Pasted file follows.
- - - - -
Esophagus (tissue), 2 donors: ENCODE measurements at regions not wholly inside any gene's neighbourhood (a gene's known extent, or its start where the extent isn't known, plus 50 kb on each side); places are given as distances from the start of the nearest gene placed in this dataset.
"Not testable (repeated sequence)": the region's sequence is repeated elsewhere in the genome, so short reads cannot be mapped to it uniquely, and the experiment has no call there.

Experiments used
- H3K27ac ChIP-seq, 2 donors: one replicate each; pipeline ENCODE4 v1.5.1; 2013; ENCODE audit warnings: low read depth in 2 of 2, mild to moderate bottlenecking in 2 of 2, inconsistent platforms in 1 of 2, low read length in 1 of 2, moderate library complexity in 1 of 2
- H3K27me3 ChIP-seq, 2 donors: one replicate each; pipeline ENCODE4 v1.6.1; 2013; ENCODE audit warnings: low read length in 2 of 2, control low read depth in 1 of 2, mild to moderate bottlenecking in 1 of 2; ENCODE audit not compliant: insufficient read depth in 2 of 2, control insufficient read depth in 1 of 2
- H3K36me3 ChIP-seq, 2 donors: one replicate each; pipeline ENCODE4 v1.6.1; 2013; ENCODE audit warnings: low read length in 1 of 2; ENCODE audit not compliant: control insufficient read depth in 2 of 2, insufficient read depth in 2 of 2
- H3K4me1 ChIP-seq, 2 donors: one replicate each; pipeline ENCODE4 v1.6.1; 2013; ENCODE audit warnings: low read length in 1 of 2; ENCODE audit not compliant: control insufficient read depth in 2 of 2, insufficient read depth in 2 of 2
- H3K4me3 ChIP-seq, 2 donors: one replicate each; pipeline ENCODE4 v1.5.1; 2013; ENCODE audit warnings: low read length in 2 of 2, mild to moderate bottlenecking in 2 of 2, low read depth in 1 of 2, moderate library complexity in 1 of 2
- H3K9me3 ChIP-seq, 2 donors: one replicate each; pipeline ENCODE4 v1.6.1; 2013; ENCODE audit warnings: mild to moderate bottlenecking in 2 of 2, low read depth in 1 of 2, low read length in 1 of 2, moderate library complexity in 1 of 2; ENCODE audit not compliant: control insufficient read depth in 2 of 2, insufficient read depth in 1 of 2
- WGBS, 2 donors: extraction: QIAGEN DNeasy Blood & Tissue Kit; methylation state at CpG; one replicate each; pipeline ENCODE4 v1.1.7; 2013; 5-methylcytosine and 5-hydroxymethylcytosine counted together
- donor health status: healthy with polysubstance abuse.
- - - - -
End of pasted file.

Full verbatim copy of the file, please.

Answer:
Esophagus (tissue), 2 donors: ENCODE measurements at regions not wholly inside any gene's neighbourhood (a gene's known extent, or its start where the extent isn't known, plus 50 kb on each side); places are given as distances from the start of the nearest gene placed in this dataset.
"Not testable (repeated sequence)": the region's sequence is repeated elsewhere in the genome, so short reads cannot be mapped to it uniquely, and the experiment has no call there.

Experiments used
- H3K27ac ChIP-seq, 2 donors: one replicate each; pipeline ENCODE4 v1.5.1; 2013; ENCODE audit warnings: low read depth in 2 of 2, mild to moderate bottlenecking in 2 of 2, inconsistent platforms in 1 of 2, low read length in 1 of 2, moderate library complexity in 1 of 2
- H3K27me3 ChIP-seq, 2 donors: one replicate each; pipeline ENCODE4 v1.6.1; 2013; ENCODE audit warnings: low read length in 2 of 2, control low read depth in 1 of 2, mild to moderate bottlenecking in 1 of 2; ENCODE audit not compliant: insufficient read depth in 2 of 2, control insufficient read depth in 1 of 2
- H3K36me3 ChIP-seq, 2 donors: one replicate each; pipeline ENCODE4 v1.6.1; 2013; ENCODE audit warnings: low read length in 1 of 2; ENCODE audit not compliant: control insufficient read depth in 2 of 2, insufficient read depth in 2 of 2
- H3K4me1 ChIP-seq, 2 donors: one replicate each; pipeline ENCODE4 v1.6.1; 2013; ENCODE audit warnings: low read length in 1 of 2; ENCODE audit not compliant: control insufficient read depth in 2 of 2, insufficient read depth in 2 of 2
- H3K4me3 ChIP-seq, 2 donors: one replicate each; pipeline ENCODE4 v1.5.1; 2013; ENCODE audit warnings: low read length in 2 of 2, mild to moderate bottlenecking in 2 of 2, low read depth in 1 of 2, moderate library complexity in 1 of 2
- H3K9me3 ChIP-seq, 2 donors: one replicate each; pipeline ENCODE4 v1.6.1; 2013; ENCODE audit warnings: mild to moderate bottlenecking in 2 of 2, low read depth in 1 of 2, low read length in 1 of 2, moderate library complexity in 1 of 2; ENCODE audit not compliant: control insufficient read depth in 2 of 2, insufficient read depth in 1 of 2
- WGBS, 2 donors: extraction: QIAGEN DNeasy Blood & Tissue Kit; methylation state at CpG; one replicate each; pipeline ENCODE4 v1.1.7; 2013; 5-methylcytosine and 5-hydroxymethylcytosine counted together
- donor health status: healthy with polysubstance abuse.